Candidate says newbies, longtimers share the same goals
Election Night 2012, nearly nine o’clock. A happy, optimistic crowd at Irish Eyes in Lewes buzzes with anticipation.
Supporters of Marie Mayor, the Democrat running for the newly formed District 20 state representative seat against Republican Steve Smyk, are waiting anxiously for the election returns.
Mayor is hopeful too - one poll had her ahead of Smyk - but she also knows that, in the past week or so, ugly, even ridiculous, rumors have been spreading.
“One woman told me she wasn’t going to vote for me because I didn’t say the Pledge of Allegiance,” Mayor said.
“I said, ‘Raise your right hand and say it with me,’ and she said, ‘Oh no, my friend told me that and she never lies.’”
What started as a clean election had taken an abrupt turn.
“It was a shock to hear what people had heard about me the weekend before the election,” Mayor said.
And so it wasn’t a complete shock when the results rolled in, with Smyk winning 53 percent of the vote to Mayor’s 47 percent. If just 391 people had voted for her instead of Smyk, Mayor said, she would have won.
Naturally, she was disappointed. But Mayor described herself as someone who believes that when one door shuts another one opens. But that door wasn’t open to a run for political office. She had decided against it.
Now the story has taken another turn. On Monday - not even 18 months after that disappointing November evening - Mayor officially announced she will run again for the District 20 seat. (Smyk, the incumbent, had not filed as of Monday morning.)
How could she bounce back so soon? Partly because she never left politics. Shortly after the November vote, she was elected chair of the Democrats’ District 20 committee.
Throughout 2013, she and representatives from all over the district talked about the issues and what they needed to do for 2014. On Jan. 2, those representatives asked Mayor to run again. She accepted.
The reason: issues. They still needed to be addressed. The 2012 election campaign wound up being influenced by social issues, such as marriage equality. But that’s now dead as a campaign topic, because the law has already been passed.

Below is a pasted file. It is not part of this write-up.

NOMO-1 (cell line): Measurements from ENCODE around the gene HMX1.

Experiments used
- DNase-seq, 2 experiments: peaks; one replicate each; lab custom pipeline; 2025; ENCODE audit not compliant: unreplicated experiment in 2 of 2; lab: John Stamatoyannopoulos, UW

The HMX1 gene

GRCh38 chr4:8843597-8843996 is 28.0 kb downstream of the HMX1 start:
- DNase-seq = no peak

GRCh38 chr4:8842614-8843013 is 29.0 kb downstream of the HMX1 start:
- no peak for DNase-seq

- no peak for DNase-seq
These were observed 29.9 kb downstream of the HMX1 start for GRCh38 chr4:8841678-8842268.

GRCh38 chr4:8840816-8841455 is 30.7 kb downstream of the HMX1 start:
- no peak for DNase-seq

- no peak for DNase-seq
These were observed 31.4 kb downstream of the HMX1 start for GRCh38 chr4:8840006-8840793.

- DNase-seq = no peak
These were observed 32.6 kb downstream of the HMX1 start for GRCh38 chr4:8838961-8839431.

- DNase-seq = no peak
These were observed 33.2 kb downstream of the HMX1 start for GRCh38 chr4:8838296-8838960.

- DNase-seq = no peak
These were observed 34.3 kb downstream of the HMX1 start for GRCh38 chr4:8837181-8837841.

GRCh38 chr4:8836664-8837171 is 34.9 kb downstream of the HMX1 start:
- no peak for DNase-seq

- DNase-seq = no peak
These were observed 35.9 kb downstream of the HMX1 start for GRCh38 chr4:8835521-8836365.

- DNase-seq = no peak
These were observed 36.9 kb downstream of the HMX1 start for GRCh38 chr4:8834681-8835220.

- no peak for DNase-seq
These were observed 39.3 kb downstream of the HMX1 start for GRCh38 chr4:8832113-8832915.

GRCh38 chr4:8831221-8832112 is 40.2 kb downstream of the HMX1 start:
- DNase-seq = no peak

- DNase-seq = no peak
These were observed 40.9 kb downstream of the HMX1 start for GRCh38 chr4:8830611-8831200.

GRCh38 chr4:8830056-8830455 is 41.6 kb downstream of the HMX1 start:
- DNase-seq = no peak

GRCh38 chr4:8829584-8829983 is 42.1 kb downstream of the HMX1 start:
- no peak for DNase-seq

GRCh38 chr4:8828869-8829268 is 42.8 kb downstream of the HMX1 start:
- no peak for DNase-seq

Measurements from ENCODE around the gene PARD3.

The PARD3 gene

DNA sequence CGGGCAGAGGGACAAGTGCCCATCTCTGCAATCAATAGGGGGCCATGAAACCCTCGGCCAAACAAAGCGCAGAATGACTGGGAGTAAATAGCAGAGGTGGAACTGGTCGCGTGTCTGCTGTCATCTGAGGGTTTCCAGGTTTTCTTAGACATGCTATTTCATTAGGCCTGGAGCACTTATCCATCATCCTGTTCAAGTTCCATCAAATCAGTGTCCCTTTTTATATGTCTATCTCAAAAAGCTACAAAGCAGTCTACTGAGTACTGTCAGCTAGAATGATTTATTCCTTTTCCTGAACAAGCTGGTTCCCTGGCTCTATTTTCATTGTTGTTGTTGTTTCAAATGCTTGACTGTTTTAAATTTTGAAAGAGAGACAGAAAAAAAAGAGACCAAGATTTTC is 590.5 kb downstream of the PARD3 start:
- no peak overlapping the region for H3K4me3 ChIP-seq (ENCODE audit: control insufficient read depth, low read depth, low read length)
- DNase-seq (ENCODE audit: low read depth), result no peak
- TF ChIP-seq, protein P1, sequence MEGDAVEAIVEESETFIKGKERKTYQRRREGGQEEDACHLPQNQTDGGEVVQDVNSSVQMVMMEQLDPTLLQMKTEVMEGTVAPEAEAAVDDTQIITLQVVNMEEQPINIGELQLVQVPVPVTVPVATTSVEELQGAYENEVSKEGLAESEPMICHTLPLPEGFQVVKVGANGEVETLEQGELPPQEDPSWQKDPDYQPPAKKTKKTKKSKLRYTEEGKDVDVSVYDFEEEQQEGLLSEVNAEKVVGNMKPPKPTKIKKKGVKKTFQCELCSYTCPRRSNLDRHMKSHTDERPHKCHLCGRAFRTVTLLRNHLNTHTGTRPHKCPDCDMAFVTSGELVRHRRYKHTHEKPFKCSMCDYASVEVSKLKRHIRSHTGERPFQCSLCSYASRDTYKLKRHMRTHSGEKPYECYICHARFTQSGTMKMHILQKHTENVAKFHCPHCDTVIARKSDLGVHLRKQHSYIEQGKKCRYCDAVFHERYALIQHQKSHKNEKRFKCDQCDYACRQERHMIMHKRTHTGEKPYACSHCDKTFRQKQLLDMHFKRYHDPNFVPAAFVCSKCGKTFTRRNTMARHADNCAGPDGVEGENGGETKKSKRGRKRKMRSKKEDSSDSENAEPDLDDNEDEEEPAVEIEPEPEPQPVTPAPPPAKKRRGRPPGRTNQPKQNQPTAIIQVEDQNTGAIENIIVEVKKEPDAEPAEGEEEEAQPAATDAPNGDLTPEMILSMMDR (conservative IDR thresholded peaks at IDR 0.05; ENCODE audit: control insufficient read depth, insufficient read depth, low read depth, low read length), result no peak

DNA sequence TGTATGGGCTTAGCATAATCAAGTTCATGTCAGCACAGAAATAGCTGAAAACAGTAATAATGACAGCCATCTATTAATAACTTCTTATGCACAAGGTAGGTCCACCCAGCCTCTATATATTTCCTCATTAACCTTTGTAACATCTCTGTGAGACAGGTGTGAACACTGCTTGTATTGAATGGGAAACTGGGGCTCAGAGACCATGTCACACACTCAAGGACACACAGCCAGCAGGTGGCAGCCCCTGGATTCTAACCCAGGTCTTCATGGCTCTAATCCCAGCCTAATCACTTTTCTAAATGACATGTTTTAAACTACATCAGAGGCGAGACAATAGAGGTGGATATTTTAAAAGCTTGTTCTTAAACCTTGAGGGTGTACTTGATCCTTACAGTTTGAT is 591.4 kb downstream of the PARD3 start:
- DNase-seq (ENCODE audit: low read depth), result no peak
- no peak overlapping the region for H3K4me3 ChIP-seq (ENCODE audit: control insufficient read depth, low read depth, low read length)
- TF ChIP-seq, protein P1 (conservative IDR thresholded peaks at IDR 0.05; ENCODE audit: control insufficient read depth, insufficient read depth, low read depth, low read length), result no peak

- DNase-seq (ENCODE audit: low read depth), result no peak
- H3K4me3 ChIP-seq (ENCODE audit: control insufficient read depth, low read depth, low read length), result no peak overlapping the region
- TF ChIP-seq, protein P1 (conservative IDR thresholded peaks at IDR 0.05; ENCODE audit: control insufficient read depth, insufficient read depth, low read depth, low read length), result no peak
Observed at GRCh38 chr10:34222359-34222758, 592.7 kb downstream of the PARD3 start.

Other issues haven’t changed much since 2012, though the need for action has become more urgent. Mayor listed stormwater runoff, economic growth; and road congestion and public transportation among her top concerns.
Mayor offered an example showing the need for improved public transportation and how it’s tied to jobs. A local woman got a job. On her first day, she took a bus, after checking the schedule to make sure she’d arrive at work on time. But that day, the bus was behind schedule.
When she arrived late on her first day, she was told to go home. She had already lost her job.
(More about Mayor’s issues can be found on her website, mariemayor.org.)
In some respects it’s a tough year for Democratic candidates. Gov. Jack Markell has handed his party’s candidates a problem. In the past few months, he has launched campaigns for not one but two tax hikes: a 10-cent gas tax increase to fund transportation projects and a property tax to pay for a cleanup of the state waterways.
Virtually everybody agrees the projects are worthy. Not many want to endorse a tax increase.
Mayor, who said she is not ready to support the proposed increases, understands the problem. People, she said, don’t have confidence in government.
“We have to have some successes that show, as a government and communities working together, that we can have some success in making things work better,” she said.
Mayor has reasons to think she can win this time. She said she has a better organization and more people working with her, including Republicans and Independents.
During the last campaign, she estimates she spoke with 5,000 voters. This year she plans to increase that number. That outreach, she thinks, will help blunt potential negative attacks.
“If people get to know me,” Mayor said, “they’ll be less likely to see me as a stereotype.
“There are a lot of people who have lived here all their lives,” Mayor said, “and there are a lot of people who have moved here. And I’d like to have more community dialogue, so that we can get to understand that we have many of the same goals.”
Longtime locals and newcomers sharing the same goals - what a concept. It’s also the only way we’ll ever address the issues facing our community.